“Teaching Isn’t Really a Profession”

Posted by Debby on 17th February and posted in Educational Politics, Teaching and Learning

In his blog post of the same title, Tom Whitby expresses a frustration felt by many teachers I know – the prevalent misconception that teaching is not a “real” profession. You know the old saying “those that can, do; those that can’t, teach“.  There are SO many common stereotypes about teachers. We have become the public punching bag for all that is wrong with the world!

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There are different levels of bias against teachers. As a college professor, I’ve always felt that my chosen vocational path holds a slightly higher esteem in the public eye than my colleagues in K12 (although I don’t know why, because they work WAY harder than I ever have had to do!). Within higher ed, there are perceived ranks: top-tier university research professor > state college research professor > university teaching professor > community college professor > adjunct professor. It seems like K12 teachers are ranked in reverse order of the grade they teach: high school > middle school > elementary > kindergarten > preschool. Heaven help you if you are a primary or pre-K teacher… you are just a glorified, overpaid babysitter! We’ve even become part of a currently popular meme floating around the internet:

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I strongly believe that any legislator that is involved in regulating education should have to serve a year-long  internship as a kindergarten teacher. In a school that dropped class-size reduction because of budget cuts. With no teacher aide in the room. And a limited amount of supplies so that they have to purchase materials out of pocket for their class. They should have experience in managing a room full of squirmy 5 and 6 year olds while trying to teach them all of the things that the core content standards say they should know by the time they move on to first grade. Kindergarten is no longer about recess and play dough and colors and shapes. You know, if we had stuck with the standards that were in place when I was a five year old, maybe we wouldn’t be in such a mess now (but that’s a subject for another blog post).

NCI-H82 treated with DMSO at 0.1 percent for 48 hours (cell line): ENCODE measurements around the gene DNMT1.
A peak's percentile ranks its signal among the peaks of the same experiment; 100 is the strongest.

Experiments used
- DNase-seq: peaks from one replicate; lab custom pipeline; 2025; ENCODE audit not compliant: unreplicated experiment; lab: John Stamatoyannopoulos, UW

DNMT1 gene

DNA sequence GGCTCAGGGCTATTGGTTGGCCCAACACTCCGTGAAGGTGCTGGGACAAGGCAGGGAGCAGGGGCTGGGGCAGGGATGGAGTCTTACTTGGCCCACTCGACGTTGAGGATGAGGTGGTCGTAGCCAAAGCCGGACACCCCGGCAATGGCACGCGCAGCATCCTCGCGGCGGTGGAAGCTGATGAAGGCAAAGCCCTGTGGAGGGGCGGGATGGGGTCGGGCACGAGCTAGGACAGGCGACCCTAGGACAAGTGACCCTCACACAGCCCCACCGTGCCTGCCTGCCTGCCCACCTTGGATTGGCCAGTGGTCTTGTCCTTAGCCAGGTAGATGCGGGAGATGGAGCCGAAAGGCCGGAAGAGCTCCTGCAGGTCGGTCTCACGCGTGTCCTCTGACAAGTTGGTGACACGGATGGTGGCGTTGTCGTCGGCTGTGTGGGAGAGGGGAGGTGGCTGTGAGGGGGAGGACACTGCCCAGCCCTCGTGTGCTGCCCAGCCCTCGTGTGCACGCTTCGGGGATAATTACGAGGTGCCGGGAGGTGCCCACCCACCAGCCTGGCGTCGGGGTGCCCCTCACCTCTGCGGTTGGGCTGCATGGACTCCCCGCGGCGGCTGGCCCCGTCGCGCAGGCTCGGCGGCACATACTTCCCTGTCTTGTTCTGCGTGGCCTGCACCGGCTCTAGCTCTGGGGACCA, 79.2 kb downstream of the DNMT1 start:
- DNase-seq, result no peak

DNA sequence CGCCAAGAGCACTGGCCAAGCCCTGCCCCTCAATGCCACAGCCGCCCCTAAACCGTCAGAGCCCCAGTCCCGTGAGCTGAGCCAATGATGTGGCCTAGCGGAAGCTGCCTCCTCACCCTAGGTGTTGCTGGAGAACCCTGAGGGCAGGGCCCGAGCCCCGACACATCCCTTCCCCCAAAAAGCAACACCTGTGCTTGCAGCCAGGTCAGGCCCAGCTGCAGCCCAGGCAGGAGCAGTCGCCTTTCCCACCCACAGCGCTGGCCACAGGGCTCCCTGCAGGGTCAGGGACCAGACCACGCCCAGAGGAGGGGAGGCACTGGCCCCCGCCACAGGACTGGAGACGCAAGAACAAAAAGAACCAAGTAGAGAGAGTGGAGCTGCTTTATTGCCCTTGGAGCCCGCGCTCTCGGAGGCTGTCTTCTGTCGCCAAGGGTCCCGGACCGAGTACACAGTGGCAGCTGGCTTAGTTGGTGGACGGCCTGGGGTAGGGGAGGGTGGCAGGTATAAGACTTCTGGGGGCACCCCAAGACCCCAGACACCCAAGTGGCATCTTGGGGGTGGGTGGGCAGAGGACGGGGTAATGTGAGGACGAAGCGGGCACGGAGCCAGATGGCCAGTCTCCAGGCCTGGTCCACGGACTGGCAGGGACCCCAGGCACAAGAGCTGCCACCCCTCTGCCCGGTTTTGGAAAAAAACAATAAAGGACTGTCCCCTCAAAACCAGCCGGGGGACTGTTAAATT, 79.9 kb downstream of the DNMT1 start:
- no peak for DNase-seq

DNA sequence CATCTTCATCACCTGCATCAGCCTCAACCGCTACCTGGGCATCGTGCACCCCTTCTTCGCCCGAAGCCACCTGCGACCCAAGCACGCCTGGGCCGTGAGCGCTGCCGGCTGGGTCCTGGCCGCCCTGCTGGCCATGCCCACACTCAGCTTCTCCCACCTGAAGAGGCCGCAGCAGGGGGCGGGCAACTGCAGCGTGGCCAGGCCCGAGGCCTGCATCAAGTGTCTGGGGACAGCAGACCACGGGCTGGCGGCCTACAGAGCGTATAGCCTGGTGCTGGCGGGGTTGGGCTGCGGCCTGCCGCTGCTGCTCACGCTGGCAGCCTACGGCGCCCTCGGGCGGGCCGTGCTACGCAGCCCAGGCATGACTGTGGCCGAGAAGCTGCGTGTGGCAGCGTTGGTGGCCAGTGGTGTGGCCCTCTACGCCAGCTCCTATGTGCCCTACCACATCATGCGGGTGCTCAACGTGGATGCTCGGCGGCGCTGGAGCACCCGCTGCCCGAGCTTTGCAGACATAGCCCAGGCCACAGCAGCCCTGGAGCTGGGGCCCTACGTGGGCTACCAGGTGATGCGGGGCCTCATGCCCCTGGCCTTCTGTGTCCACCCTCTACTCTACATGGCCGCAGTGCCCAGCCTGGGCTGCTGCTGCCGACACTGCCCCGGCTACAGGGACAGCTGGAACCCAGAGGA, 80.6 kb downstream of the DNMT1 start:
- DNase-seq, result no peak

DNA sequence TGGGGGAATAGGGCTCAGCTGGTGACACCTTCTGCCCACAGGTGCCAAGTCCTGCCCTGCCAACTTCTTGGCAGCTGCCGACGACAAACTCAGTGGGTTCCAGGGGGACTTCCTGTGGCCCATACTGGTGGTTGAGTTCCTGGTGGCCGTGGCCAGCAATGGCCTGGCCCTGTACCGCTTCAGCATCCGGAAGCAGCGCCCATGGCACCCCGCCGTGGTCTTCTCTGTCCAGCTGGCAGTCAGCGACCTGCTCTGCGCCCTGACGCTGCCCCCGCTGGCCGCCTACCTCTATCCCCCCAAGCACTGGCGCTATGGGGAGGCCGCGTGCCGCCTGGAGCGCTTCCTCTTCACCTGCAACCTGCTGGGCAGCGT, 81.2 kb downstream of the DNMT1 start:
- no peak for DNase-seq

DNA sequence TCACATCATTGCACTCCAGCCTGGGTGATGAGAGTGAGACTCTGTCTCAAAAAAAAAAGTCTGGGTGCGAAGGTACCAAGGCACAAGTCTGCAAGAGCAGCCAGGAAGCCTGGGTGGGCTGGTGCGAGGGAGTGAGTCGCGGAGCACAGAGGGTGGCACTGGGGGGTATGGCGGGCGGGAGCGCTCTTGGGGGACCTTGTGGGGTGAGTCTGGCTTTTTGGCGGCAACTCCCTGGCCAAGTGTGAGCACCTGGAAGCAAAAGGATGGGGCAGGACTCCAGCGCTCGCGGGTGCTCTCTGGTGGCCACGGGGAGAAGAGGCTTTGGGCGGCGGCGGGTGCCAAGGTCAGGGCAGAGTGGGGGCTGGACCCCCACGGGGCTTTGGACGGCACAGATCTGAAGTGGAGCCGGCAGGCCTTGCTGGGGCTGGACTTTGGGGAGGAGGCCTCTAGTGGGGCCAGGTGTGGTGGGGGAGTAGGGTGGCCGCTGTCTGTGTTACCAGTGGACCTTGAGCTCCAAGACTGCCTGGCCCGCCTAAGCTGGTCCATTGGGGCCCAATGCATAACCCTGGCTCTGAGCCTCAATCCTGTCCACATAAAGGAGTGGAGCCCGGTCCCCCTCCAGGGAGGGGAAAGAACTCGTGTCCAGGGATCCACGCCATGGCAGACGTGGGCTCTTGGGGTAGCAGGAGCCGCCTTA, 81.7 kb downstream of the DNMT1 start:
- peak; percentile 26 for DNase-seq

Are there bad apples (pun slightly intended)? Of course. There are in any profession. When I hear those horror stories of teachers doing really bad stuff, or teachers who are asleep at the wheel, or teachers who just don’t care, it makes me wonder where the administrators are who are supposed to select, train, support, and evaluate those teachers (again a subject for another blog post).

Tom closes his post, quite emphatically, with a statement that I agree with completely:

“I am a professional in the profession of education. I have worth; a great deal of worth. I am an expert in an area that required me to obtain and document years of education. I have proven my worth in my job every day as a professional teacher. Do not judge me by the actions of a very few. Do not label me a “Bad Teacher” because districts are not supporting fellow professionals with professional development. Many of my colleagues are civil servants, but they are serving a calling. They are not your personal servants. They are professionals in the Profession of Education.”

We are the experts in the classroom. We know our students better than anyone in Washington DC, or Sacramento or any other state capitol. We have years of experience and see the impact that foolish legislation has on individual kids. My question to my colleagues is this – what is our unified message? When are we going to stand up and say “Enough!”. How do we better communicate from a position of strength? And when will we lead the discussion on the critical question “What is the purpose of an education” because that seems to be the key question that no one in power is really addressing?

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